Laetitutde and Swapoo are being coy about problems affecting investor wallets and active investments.
As per a “Laetitude News” update on August 13th;
In the last few days you have received one or two emails from Swapoo which also affect our Laetitude members.
As Swapoo and Laetitude still have a very close partnership, we can ensure that these changes will not affect your Laetitude accounts. Laetitude will continue to run as before.
Swapoo’s adjustments will have an impact on the wallet and the bots. But we know that wherever there are challenges and doors close, new doors will open that allow the opportunity for better than before.
Swapoo is simply adapting to an ever-changing regulatory landscape and market conditions.
Details of the emails sent out are not disclosed. I haven’t seen any examples in the wild.
As to “ever-changing regulatory landscapes”, Laetitude is a Ponzi scheme run through Swapoo.
David El Dib runs Laetitude from Dubai, the MLM scam capital of the world. Swapoo is run by Dave Martin from the Philippines.
Both El Dib and Martin both made a name for themselves in BitClub Network.
An investigation by the DOJ confirmed BitClub Network was a $722 million dollar Ponzi scheme. BitClub Network’s founders were arrested in 2019.
Through Laetitude and Swapoo, El Dib and Martin commit securities fraud and run their own Ponzi scheme.
There’s nothing new about securities regulation. Any country with a financial market has been regulating securities fraud for decades.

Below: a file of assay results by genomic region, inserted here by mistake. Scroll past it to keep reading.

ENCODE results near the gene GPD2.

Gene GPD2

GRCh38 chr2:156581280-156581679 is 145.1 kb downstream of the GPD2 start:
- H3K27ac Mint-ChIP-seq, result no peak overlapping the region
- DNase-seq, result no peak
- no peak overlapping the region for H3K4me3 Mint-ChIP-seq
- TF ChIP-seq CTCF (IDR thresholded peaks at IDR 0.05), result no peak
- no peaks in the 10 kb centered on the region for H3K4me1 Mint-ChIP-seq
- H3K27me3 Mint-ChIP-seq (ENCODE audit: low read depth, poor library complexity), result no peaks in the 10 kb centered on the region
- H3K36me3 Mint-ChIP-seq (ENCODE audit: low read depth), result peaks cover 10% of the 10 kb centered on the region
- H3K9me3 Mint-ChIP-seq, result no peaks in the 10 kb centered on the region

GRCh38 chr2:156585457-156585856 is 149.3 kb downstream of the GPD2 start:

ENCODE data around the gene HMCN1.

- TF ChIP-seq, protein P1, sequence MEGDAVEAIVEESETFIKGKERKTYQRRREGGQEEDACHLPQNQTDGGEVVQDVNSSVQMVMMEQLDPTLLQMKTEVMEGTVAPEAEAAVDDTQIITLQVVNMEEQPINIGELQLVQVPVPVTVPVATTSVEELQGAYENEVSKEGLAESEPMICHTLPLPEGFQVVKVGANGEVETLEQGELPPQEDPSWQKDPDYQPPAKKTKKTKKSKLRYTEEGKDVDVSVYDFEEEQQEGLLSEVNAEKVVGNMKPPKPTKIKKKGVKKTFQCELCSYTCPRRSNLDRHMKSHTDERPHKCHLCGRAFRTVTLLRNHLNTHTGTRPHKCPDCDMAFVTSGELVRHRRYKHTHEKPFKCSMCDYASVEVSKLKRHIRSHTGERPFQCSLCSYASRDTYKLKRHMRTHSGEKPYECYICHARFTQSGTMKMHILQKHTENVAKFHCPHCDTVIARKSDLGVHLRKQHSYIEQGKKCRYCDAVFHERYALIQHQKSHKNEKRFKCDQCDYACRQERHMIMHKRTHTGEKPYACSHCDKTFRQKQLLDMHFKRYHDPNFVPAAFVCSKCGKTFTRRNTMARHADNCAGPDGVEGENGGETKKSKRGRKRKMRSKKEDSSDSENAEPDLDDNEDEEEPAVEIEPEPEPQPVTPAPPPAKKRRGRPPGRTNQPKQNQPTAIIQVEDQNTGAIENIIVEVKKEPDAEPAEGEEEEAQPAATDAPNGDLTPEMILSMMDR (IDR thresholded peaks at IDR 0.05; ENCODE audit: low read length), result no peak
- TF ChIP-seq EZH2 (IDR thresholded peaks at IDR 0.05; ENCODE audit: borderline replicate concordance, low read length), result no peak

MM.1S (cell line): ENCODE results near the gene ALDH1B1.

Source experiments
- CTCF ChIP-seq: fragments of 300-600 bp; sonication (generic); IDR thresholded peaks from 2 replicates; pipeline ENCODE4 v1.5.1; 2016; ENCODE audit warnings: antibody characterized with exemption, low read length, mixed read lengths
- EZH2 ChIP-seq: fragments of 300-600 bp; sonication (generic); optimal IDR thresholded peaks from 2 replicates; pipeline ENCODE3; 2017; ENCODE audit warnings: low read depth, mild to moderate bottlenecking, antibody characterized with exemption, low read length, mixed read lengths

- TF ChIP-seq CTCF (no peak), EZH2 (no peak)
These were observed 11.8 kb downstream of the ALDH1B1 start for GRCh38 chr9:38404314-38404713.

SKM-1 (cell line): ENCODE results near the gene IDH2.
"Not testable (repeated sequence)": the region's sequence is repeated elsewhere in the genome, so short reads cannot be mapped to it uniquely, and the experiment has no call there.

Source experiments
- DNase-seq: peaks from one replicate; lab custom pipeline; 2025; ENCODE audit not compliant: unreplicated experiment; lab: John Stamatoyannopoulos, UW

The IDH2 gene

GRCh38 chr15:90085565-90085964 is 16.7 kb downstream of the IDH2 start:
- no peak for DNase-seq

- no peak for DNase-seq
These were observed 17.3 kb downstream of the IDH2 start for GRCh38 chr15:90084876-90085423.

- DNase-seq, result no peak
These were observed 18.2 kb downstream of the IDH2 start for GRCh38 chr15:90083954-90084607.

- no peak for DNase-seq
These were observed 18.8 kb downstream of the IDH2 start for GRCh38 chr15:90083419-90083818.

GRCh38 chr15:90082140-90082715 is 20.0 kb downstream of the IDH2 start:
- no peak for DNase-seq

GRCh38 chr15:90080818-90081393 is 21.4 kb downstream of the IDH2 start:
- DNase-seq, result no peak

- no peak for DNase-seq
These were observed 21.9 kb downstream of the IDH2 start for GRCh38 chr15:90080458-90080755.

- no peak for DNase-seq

In a followup “Laetitude News” update, dated August 26th, the Ponzi scheme announced a solution to losing Swapoo wallets;
As you will be aware, Laetitude is no longer using Swapoo for secure wallet services and thus, we have recently introduced functionality allowing you to fund, purchase and withdraw directly within Laetitude.
With this in mind, we would like to encourage you to login and withdraw your balance at your earliest convenience and to continue to withdraw your balance from your compensation earnings as they grow.
Laetitude does not have the two-factor authentication protection that Swapoo has, so it is imperative that you keep your account secure with a very strong password.
Again, what is going on behind the scenes is not disclosed.
The only breadcrumb I managed to find was a question two weeks ago on Swapoo’s latest Instagram post:
Swapoo hasn’t made any new social media posts since their last July 30th post. Laetitude’s last FaceBook page post was also on this date.
Traffic to both Laetitude and Swapoo is non-existent, suggesting the Ponzi scheme is running out of funds to pay investor withdrawals.
The Philippine SEC is one of the more active securities regulators out there. Whether they have something to do with Swapoo’s problems however is unclear.
Whatever is going on, shutting down wallets and hastily setting them up as unsecured in house assets is abnormal.
Pending any further developments, stay tuned…